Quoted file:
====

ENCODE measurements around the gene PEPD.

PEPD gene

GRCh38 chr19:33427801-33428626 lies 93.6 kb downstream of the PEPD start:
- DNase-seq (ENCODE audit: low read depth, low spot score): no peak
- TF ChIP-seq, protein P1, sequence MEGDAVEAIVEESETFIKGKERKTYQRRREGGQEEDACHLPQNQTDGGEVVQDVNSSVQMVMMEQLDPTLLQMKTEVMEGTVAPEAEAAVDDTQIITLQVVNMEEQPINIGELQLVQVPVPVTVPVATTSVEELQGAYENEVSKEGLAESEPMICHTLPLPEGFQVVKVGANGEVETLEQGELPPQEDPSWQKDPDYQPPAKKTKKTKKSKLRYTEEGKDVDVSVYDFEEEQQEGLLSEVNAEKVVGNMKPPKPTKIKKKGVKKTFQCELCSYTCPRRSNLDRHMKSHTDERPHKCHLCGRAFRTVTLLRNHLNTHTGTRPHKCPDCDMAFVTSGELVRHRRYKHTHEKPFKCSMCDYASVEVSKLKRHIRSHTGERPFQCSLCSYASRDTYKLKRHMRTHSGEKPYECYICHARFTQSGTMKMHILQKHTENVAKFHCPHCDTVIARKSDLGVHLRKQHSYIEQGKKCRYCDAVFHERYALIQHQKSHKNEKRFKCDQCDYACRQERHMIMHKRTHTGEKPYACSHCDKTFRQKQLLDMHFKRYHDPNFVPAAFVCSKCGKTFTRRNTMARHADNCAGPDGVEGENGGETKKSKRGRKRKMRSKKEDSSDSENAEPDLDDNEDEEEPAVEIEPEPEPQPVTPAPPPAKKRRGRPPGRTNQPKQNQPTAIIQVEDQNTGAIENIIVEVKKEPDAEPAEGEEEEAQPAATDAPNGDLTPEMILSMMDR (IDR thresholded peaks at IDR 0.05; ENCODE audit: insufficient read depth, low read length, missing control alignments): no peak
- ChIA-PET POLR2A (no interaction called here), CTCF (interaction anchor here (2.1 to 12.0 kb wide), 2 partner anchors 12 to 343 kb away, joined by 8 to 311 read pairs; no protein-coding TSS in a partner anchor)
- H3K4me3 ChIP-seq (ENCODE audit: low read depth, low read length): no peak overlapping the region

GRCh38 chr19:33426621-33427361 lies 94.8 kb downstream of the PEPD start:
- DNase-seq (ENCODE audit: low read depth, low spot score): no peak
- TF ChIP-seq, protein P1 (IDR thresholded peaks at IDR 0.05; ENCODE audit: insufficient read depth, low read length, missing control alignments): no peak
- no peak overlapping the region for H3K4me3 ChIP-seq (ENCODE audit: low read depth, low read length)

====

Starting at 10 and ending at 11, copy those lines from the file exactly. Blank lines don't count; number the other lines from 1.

- TF ChIP-seq, protein P1 (IDR thresholded peaks at IDR 0.05; ENCODE audit: insufficient read depth, low read length, missing control alignments): no peak
- no peak overlapping the region for H3K4me3 ChIP-seq (ENCODE audit: low read depth, low read length)